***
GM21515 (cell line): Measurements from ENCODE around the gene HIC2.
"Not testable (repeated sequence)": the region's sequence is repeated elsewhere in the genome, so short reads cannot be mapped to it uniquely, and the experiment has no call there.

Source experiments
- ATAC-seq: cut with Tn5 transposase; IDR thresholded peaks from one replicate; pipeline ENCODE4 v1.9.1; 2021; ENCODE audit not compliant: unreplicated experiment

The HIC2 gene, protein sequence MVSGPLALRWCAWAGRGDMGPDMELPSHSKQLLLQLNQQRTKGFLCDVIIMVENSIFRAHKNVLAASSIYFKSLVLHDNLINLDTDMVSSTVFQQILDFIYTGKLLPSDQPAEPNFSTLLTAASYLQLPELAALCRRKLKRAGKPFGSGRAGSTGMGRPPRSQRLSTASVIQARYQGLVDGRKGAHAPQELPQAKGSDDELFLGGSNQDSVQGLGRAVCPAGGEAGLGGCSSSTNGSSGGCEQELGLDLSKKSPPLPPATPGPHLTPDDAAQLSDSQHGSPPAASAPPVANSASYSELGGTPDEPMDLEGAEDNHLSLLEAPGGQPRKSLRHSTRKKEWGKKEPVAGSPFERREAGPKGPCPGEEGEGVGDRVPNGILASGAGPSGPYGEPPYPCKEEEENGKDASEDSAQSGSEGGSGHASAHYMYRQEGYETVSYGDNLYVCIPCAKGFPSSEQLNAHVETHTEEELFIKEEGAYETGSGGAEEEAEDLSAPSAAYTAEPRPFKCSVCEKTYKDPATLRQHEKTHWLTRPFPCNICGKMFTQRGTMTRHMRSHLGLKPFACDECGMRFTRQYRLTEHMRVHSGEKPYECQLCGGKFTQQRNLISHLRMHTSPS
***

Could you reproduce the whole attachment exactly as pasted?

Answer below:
GM21515 (cell line): Measurements from ENCODE around the gene HIC2.
"Not testable (repeated sequence)": the region's sequence is repeated elsewhere in the genome, so short reads cannot be mapped to it uniquely, and the experiment has no call there.

Source experiments
- ATAC-seq: cut with Tn5 transposase; IDR thresholded peaks from one replicate; pipeline ENCODE4 v1.9.1; 2021; ENCODE audit not compliant: unreplicated experiment

The HIC2 gene, protein sequence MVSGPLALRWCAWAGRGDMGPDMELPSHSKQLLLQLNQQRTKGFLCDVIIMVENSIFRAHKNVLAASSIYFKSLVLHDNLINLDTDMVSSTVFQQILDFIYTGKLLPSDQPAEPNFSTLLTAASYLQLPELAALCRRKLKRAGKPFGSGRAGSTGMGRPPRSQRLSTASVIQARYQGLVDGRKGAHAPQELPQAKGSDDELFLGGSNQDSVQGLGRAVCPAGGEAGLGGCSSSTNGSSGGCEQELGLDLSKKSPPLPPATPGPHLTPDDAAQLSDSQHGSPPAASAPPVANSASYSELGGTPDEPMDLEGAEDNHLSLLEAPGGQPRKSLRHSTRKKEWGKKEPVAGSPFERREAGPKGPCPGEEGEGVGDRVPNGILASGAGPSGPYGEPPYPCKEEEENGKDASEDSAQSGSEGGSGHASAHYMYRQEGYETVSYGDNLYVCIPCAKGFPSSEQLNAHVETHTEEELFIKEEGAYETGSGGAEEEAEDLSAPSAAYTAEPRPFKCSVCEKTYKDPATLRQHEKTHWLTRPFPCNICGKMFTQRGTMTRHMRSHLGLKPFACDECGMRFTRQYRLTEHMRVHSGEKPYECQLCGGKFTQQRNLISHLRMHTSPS